Posts Tagged ‘Daptone’


In a year that forces the question of the right to exist within borders to the forefront, Cochemea Gastelum’s debut LP for Daptone seems almost as presciently political as it is a tour of cultural force. Bestowed by his parents with a name that means “they were all killed in their sleep,” Cochemea comes with a born-in reminder of disparity. Drawing as often on the rhythms of his Yaqui and Mescalero Apache ancestry as he does on ‘70s jazz-funk fusion and Mexican huapango traditions, Cochemea brews a potent picture of the bedrock diversity that drives the true heartbeat of America. Gastelum has described the record as a call for unity – a reminder of what melodies and rhythms bind us rather than what differences divide us. There’s no denying that he’s woven a tapestry that so finely crosses cultures its difficult to see the stitches, but getting the masses huddled under it for comfort is another challenge entirely.

The reliance on indigenous rhythm, chants that feel like prayers, and playing that not only invokes movement but meditation are all pushing the record past any standard fare jazz or funk records bubbling up in 2019. Like Sons of Kemet’s acclaimed LP from last year, this is an album constantly in conversation with culture. Its attempting to bridge genre, genealogy, heritage within the boundaries of a country that’s constantly at odds with its own revisionist history of who’s land stretches between those shining seas.

More than anything, though, this feels like a record that’s a reflection of self, rather than an amalgam of taste, time, and tenure. Gastelum’s worked with everyone from the Dap-Kings and Antibalias to Beck and Amy Winehouse, but this is a deeper dive into what makes a person whole, rather than what makes a person move. While not a tangible word is said over the album’s course, the subtext hums loudly. The chants draw out the salt from the wounds. At its core, All My Relations strikes a balance between melting pot mentality and patchwork precisions – as Gastelum and his cohorts erase the divisions between genre they’re careful not to completely wear away the imprint each culture leaves on the music. They’re reminding listeners that we’re only the latest to dance across this particular dirt, and lines or no lines, we won’t be the last.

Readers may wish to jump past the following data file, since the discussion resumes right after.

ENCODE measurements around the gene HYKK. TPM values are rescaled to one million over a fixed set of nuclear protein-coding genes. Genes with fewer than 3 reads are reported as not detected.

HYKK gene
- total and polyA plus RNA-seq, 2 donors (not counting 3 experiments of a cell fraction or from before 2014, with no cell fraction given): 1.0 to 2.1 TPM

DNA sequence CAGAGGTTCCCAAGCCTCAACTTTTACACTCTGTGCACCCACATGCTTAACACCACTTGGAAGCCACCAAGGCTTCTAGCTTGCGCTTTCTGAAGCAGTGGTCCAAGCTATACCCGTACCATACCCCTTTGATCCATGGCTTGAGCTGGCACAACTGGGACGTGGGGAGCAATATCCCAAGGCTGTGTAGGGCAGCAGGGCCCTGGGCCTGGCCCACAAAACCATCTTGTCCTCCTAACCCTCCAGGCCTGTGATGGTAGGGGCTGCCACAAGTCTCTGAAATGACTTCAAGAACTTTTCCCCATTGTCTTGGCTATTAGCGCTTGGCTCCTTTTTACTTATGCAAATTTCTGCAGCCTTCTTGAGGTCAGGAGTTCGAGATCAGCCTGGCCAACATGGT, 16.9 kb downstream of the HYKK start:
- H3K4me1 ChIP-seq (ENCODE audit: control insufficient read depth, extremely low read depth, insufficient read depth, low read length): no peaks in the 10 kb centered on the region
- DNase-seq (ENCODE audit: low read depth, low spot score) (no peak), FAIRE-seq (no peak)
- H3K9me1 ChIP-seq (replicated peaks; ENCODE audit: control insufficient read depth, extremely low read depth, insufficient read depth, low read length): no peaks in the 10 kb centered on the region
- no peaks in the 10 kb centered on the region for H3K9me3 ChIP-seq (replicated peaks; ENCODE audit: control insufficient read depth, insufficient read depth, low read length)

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Michael Rault

Landing on Daptone’s rock imprint, Wick, begs more than a few comparisons to power pop’s favorite sons, Big Star. For his sake, let’s hope finding love in the arms of soul proprietors ends better for Rault than it did for the long-term prospects of his predecessors. However, in the short term its working out just fine. Produced by Wayne Gordon, chief engineer at Daptone, the album is lush and luxuriant – curling its toes into carpets of strings, pillowing in pink clouds of reverb and generally hunkering down into a Vaseline-lensed soft-focus that’s far removed from the pop of 2018.

If the record is displaced in time, that seems largely by design, though. Rault is pulling decidedly from the “pop” half of his genre’s namesake, favoring the radio-friendly forms of Badfinger, The Raspberries, Emitt Rhodes and Chris Bell’s solo work. Rault has slipped on the ‘70s like a butterfly collar and it looks good on him. Of course, he’s spent time in the decade before, fiddling with T. Rex boogie and glam crunch on his previous album for Burger. However, while that territory has been raided plentifully over the last few years with an easy entry through garage rock’s back door, the AOR sincerity of the time period is harder to emulate without sounding cheesy, a feat that Rault pulls off with seeming ease. He’s cherry picking through solo McCartney, Harrison and the aforementioned Apple acolytes while skirting the pitfalls of Frampton and Speedwagon for an album that’s all pleasure, no guilt.

Lyrically the album is preoccupied with sleeping and dreaming, subject matter that lends itself well to Rault’s sparkling pop diorama. Songs like “Sitting Still” and “Dream Song” (naturally) feel like they’re pumped in on ripples of dry ice and pastel light. The listening field is tipped back and staring at clouds pass by while Rault’s pop vision is projected above. At a scant 35 minutes, the dream is over almost too soon. Best to leave them wanting more I suppose and It’s A New Day Tonight certainly begs for a sequel and soon. Rault’s found his niche in this corner of the ‘70s. I’d say he should get comfortable their but he seems right at home.

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